Saturday, October 10, 2009

Fencing: A Renaissance Treatise, First English translation, edited by Ken Mondschein

I haven't actually seen this book yet, but it is in an area I have some interest in. Here's part of the publisher's blurb:

Camillo Agrippa’s widely influential Treatise on the Science of Arms was a turning point in the history of fencing. The author — an engineer by trade and not a professional master of arms — was able to radically re-imagine teaching the art of fencing.

...

His treatise was also a microcosm of sixteenth-century thought. It examines the art, reduces it to its very principles, and reconstructs it according to a way of thinking that incorporated new concepts of art, science and philosophy.

Contained within this handy volume are concrete examples of a new questioning of received wisdom and a turn toward empirical proofs, hallmarks of the Enlightenment. The treatise also presents evidence for a redefinition of elite masculinity in the wake of the military revolution of the sixteenth century. At the same time, is offers suggestive clues to the place of the hermetic tradition in the early-modern intellectual life and its implications for the origins of modern science.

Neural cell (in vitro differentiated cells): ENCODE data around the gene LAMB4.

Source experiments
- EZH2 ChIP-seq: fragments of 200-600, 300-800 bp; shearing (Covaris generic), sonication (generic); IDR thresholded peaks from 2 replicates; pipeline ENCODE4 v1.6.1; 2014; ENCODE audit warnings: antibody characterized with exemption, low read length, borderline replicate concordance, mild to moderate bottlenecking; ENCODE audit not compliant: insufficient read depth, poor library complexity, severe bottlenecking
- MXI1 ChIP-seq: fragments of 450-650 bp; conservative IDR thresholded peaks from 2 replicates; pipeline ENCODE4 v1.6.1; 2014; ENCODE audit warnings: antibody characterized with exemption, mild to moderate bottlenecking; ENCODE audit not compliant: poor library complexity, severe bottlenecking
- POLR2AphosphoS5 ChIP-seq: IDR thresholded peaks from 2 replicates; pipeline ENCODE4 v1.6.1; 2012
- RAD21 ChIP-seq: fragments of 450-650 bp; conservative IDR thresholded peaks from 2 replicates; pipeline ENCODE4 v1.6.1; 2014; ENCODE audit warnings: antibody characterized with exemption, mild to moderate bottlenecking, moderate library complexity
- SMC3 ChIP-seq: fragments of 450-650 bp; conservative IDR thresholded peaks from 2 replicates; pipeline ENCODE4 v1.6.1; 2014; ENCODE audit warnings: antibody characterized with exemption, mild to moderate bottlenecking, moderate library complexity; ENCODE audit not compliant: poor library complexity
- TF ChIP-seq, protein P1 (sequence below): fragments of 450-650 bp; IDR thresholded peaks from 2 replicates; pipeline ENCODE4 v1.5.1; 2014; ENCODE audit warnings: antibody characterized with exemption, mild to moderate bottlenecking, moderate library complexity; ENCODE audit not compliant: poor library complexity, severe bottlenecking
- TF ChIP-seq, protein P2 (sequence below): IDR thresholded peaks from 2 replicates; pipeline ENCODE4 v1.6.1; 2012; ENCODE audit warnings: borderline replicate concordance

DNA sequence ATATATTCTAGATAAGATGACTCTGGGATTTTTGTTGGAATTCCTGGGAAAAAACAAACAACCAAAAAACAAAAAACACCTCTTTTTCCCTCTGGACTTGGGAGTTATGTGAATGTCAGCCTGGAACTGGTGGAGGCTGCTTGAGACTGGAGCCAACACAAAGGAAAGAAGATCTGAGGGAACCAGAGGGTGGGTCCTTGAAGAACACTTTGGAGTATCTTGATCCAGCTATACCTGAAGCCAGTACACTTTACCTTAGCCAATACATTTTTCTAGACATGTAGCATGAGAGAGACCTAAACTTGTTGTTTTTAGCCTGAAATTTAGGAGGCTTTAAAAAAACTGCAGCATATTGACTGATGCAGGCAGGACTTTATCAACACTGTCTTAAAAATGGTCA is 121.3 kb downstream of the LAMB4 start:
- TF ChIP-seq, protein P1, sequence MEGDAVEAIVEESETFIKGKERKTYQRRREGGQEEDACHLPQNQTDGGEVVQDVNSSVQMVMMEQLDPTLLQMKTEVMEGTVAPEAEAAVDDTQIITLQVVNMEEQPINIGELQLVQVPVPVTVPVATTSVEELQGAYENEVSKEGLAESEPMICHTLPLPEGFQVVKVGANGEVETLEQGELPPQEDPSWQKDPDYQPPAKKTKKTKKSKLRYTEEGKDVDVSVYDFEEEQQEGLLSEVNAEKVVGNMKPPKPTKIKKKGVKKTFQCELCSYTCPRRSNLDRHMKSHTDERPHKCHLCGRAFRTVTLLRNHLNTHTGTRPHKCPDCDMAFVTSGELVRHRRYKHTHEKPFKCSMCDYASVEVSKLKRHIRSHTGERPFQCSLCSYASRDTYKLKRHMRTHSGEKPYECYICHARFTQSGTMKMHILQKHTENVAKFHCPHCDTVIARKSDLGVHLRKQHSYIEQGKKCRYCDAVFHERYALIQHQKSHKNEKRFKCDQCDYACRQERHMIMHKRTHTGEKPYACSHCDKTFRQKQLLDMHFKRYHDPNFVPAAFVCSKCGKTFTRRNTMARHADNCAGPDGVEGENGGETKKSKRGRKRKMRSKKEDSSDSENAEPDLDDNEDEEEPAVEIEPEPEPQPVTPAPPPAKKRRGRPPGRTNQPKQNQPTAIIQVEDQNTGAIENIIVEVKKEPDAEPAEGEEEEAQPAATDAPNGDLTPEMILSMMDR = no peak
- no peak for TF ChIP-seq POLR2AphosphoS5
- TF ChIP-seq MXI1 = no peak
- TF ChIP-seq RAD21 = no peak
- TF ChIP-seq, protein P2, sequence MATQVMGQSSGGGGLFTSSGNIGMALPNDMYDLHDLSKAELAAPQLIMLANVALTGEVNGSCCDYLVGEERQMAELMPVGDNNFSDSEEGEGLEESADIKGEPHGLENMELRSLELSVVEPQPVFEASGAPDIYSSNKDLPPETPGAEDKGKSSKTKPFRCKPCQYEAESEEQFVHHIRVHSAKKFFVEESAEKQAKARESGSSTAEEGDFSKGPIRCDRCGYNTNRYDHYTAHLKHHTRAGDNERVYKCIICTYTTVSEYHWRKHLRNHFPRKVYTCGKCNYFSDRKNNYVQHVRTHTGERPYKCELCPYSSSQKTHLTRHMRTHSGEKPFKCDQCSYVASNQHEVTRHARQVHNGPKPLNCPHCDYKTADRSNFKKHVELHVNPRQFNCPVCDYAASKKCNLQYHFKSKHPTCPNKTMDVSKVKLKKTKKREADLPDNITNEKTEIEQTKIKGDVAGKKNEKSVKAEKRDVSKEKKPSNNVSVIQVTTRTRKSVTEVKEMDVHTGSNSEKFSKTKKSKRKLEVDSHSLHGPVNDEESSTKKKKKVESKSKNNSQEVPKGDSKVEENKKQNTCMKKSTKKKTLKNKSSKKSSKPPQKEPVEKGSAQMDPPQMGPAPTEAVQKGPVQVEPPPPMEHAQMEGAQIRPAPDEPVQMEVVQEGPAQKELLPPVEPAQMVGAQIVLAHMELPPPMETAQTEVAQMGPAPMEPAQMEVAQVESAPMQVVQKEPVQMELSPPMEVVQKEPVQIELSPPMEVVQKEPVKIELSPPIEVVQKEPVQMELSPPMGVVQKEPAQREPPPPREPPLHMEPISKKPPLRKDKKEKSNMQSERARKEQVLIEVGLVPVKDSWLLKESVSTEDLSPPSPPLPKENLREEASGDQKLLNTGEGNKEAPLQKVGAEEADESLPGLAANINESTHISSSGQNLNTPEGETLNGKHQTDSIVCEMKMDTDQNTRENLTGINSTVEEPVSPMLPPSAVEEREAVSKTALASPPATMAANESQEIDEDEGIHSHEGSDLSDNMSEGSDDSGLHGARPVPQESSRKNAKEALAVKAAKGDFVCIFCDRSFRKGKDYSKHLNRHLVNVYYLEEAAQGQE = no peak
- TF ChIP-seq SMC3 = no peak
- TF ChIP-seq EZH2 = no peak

Camillo Agrippa’s Treatise on the Science of Arms was first published in Rome in 1553 by the papal printer Antonio Blado. The original treatise was illustrated with 67 engravings that belong to the peak of Renaissance design. They are reproduced here in full.

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